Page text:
Sunday, January 08, 2006

It seems that everyone is talking about the new show on NBC, The Book of Daniel, and not always in a good way. Apparently, there are some Christian groups who are urging boycotts of the show and trying to get it cancelled, because the show doesn't portray the desired "perfect" image of a minister and his family. I taped the show, somewhat because of the subject matter, but (frankly) more because I've been a fan of Aidan Quinn for years now, even before Legends of the Fall. I watched the show yesterday and liked it. I watched it again today with the aim of making a few notes to share here. Not so much a review, exactly, more just some observations about the show.

As I said, overall I liked the show and will probably watch some more episodes to see how they develop some of the themes presented. That being said, here are a few observations that struck me as I watched the second time:

~The first scene opens with Daniel (Aidan Quinn's character) going to bail his daughter out of jail for possession of marijuana. Apparently she was selling it because she needed money for what seemed like a legitimate purpose to me, and that was the only plan she could think of to raise the money. First of all, Grace seems like a pretty smart girl--this was the best idea she could come up with? The money was for buying software to do animation, and she was afraid to tell her dad what she needed it for. This brings up the second observation: what's so embarrassing about wanting to be an animator that she couldn't tell her family about it?

~One great bit of dialogue was when Daniel and his bishop were talking after a service. Daniel replied to one comment with: "I wasn't aware that we were in business." The bishop replies, "Then you should take a closer look at the church's expense account." I like the fact that Daniel didn't see what he was doing as "business", but as an Episcopal priest, perhaps he was being a bit naive.

~I like the way Jesus is portrayed--he doesn't take himself nearly as seriously as those who claim to represent him do. He's gentle, saying the right things but not forcing himself on anyone. In one scene where Daniel's getting a bit stressed, Jesus looks out the window and says, "Wow, look at those clouds," which I took as a gentle reminder that there are more important things to focus on than our petty problems.

~There is one very funny scene in which Daniel and Jesus sit and make fun of Christian self-help books and start making up names for them, such as Jesus' Guide to a Comfortable Life; Men Are From Mars, Jesus Is From Heaven; My Tuesdays With Jesus; and (my favorite) I'm OK, You're Divine.

Some of the things that "bothered" me about the show were not the things I've seen in the anti-"Daniel" comments on various websites. I mean, yeah, there's homosexuality, alcoholism (really, do all well-off women sit around drinking martinis all day?), hypocrisy, drug use, and teen-age sex all portrayed, and while I think it might be a bit over the top to portray of all those things being present in one family unit, I think of some of the families I know (mine included) and think, oh yeah... Anyway, there were some things that I didn't especially care for in the show, such as:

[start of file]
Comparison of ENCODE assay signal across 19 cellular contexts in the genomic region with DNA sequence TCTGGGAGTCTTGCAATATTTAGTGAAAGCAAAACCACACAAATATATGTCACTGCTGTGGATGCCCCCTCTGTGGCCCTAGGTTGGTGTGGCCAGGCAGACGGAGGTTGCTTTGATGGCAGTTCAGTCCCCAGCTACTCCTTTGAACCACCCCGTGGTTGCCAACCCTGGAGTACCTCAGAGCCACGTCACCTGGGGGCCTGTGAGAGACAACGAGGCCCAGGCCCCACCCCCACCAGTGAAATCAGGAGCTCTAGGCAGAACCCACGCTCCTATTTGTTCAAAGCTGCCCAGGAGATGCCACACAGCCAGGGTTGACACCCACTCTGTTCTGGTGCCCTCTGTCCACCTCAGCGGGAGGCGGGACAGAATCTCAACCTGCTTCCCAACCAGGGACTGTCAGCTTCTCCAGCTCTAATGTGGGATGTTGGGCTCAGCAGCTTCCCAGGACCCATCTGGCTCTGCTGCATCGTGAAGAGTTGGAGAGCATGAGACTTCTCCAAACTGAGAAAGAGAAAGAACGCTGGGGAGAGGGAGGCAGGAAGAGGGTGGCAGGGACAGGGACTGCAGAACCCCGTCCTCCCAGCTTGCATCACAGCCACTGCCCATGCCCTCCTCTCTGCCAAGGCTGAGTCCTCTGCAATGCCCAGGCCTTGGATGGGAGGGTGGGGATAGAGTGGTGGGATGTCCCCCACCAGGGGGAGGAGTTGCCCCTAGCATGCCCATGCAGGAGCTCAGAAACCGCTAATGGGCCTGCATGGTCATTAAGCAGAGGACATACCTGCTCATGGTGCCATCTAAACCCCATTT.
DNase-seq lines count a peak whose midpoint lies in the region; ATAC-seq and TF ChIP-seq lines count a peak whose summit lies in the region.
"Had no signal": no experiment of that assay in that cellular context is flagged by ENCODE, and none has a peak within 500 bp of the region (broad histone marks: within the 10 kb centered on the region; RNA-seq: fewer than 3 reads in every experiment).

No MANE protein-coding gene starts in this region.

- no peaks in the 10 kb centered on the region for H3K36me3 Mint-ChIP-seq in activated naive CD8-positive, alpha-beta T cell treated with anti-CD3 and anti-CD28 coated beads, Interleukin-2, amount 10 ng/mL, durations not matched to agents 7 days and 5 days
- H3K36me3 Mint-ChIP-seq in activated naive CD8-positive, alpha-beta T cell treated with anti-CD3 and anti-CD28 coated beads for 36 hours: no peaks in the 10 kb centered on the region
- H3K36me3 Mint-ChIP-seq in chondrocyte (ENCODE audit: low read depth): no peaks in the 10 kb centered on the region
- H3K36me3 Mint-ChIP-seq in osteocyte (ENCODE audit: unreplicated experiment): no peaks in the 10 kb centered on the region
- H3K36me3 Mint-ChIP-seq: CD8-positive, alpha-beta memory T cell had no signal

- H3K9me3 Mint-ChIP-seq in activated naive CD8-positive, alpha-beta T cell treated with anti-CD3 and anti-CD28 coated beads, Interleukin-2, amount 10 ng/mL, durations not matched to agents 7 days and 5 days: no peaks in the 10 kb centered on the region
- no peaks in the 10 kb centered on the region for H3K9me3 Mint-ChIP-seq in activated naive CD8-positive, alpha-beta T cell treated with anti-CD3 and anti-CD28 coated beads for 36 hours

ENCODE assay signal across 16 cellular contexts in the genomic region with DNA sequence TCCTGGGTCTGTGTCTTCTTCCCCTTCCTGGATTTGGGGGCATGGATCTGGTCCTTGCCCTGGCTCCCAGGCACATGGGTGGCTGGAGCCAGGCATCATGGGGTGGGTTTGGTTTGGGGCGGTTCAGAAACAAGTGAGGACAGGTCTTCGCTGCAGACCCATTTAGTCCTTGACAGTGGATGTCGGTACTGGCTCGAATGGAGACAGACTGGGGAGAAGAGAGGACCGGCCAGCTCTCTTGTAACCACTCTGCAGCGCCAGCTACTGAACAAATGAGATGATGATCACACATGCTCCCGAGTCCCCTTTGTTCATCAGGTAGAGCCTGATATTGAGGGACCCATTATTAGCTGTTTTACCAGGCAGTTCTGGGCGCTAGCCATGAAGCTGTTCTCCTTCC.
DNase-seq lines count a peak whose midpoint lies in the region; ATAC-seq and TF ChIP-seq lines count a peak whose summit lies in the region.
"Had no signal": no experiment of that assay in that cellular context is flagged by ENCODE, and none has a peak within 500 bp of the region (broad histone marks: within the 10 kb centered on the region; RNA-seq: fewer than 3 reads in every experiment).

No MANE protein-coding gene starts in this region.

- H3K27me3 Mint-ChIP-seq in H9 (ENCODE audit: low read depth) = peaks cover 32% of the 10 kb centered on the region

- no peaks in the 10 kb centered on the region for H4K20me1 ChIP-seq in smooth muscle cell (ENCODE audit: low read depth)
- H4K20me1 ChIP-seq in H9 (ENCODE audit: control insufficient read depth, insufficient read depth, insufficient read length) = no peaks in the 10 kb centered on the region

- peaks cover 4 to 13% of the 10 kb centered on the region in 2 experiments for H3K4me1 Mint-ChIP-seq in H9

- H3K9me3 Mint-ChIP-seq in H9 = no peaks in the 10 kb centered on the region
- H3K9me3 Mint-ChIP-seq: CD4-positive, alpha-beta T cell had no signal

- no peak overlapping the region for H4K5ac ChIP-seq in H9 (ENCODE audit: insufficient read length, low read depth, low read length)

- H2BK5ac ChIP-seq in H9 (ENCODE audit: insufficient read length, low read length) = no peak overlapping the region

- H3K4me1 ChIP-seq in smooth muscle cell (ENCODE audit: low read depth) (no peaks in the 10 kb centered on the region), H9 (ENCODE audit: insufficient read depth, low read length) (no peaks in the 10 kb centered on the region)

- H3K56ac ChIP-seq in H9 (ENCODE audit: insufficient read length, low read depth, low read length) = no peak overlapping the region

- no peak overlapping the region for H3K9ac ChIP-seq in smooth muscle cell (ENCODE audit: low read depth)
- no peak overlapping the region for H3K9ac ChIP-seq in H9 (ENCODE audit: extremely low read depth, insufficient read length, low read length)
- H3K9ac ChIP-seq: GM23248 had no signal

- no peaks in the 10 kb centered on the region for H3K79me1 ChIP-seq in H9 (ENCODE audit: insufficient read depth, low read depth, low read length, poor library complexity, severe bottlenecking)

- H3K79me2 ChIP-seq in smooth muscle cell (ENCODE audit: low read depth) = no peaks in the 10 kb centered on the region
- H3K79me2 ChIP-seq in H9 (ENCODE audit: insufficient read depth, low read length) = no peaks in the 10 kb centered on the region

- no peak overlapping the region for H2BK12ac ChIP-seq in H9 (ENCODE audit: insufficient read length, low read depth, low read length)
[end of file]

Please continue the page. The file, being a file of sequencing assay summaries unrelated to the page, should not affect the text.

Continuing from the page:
~The one Catholic priest in the show was practically a Goodfella, with his contacts within the mafia. I can't imagine that the Catholic Church or the Italian community will be pleased with this...

~In the midst of dialogue between Daniel and his wife, the assumption is made that homosexuality is a genetic thing, like blond hair or blue eyes. Did I miss an important piece of research? I've not heard any proof of that thesis. I think that may be where the agenda of the head writer, who purportedly is gay, may have come in. (Of course, if I have missed an important piece of research, someone please let me know...)

~Probably the biggest "problem" that I personally had with the show was in the scenes where Daniel is giving pre-marital counseling to a young couple. After asking perfunctory questions about possible money problems and whether the couple were on the same page in regards to having children, he asks, "So how are things in the bedroom?", as if it's assumed that a church-going couple would of course be sleeping together before marriage. Then later on, when the husband-to-be says something (after a late-night meeting with Daniel) that he should get back home before his fiancee started to worry about his whereabouts, Daniel asks, "So you two are living together in sin?", then when the man gets uncomfortable, Daniel says, "Just kidding." Excuse me?

So, yeah, there are problems in the story, but I'm willing to give the show the benefit of the doubt for a few more episodes. If it turns out to be, as one blogger put it, Desperate Housewives in the rectory, then I'll have to rethink things. But above all, this show seems to be about a man, one who is trying to follow God in the best way he knows how, who has all the same problems as any other family, except that because of his "position", his problems are played out in front of the whole congregation. He doesn't have all the answers, but he's not afraid to admit that. That's got to be a good thing, image-wise, for the clergy, doncha think?

posted by #Debi at 2:10 PM | permalink | 0 comments


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Hi, I'm Debi. Once in a while I have a thought and I like to write it down before it goes away. This is where I write it.

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